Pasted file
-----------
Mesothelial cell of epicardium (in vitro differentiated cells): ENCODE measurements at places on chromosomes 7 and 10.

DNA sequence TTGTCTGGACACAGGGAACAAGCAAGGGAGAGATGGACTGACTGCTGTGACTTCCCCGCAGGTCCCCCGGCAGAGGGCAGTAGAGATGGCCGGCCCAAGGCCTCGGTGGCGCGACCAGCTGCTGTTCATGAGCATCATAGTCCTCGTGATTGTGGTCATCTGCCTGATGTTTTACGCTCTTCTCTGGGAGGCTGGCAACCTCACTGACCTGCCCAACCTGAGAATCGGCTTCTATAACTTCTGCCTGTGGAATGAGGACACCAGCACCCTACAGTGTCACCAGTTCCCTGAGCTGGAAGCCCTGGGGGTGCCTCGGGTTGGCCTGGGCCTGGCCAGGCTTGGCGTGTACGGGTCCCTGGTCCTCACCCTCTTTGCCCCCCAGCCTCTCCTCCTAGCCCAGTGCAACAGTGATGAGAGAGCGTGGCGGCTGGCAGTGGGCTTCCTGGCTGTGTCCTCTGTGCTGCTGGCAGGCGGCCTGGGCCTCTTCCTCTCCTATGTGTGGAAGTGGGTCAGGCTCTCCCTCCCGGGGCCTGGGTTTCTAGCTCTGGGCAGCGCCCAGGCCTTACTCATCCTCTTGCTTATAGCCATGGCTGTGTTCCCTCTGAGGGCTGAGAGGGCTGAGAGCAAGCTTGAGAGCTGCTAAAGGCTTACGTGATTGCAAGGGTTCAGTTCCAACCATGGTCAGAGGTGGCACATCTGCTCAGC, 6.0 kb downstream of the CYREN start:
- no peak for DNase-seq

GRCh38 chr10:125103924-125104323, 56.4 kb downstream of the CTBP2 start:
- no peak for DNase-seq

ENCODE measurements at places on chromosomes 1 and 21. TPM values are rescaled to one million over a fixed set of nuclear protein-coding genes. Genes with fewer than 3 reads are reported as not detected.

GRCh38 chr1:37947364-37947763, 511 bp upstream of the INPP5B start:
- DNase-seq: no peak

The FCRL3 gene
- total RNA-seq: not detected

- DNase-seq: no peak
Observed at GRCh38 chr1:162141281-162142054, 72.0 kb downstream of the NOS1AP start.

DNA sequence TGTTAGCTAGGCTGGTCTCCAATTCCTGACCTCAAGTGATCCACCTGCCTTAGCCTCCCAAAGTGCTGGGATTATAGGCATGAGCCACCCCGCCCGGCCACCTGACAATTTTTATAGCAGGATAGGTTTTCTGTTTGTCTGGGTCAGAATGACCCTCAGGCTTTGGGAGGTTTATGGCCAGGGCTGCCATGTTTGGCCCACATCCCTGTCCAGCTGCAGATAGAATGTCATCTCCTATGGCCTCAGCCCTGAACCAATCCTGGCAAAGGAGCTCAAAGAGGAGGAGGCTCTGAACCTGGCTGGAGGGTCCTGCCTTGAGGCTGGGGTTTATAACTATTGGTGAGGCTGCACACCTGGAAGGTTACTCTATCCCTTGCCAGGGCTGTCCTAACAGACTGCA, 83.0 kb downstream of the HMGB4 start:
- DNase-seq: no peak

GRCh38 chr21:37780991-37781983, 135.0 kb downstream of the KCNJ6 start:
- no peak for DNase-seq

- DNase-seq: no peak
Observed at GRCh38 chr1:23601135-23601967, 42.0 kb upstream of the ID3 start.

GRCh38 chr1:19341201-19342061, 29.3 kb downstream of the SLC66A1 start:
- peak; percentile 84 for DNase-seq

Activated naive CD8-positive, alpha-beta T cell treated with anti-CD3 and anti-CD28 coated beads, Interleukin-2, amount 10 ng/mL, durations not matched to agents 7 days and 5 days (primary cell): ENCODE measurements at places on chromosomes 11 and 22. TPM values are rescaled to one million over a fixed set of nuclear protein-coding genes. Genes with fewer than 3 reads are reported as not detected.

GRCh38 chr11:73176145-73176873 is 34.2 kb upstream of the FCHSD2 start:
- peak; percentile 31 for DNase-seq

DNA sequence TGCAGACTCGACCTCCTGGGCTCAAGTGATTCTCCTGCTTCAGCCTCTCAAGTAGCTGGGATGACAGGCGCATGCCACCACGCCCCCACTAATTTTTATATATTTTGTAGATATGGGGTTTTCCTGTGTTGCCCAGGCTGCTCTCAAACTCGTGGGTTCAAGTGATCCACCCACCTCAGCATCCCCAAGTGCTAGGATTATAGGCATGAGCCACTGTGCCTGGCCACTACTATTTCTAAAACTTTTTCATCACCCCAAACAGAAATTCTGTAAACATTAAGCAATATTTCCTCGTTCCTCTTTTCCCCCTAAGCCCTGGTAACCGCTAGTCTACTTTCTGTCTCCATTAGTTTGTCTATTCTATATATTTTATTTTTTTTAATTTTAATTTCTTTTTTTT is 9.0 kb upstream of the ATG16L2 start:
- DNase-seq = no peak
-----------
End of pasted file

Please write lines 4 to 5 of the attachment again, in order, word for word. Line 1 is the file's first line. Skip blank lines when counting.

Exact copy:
GRCh38 chr10:125103924-125104323, 56.4 kb downstream of the CTBP2 start:
- no peak for DNase-seq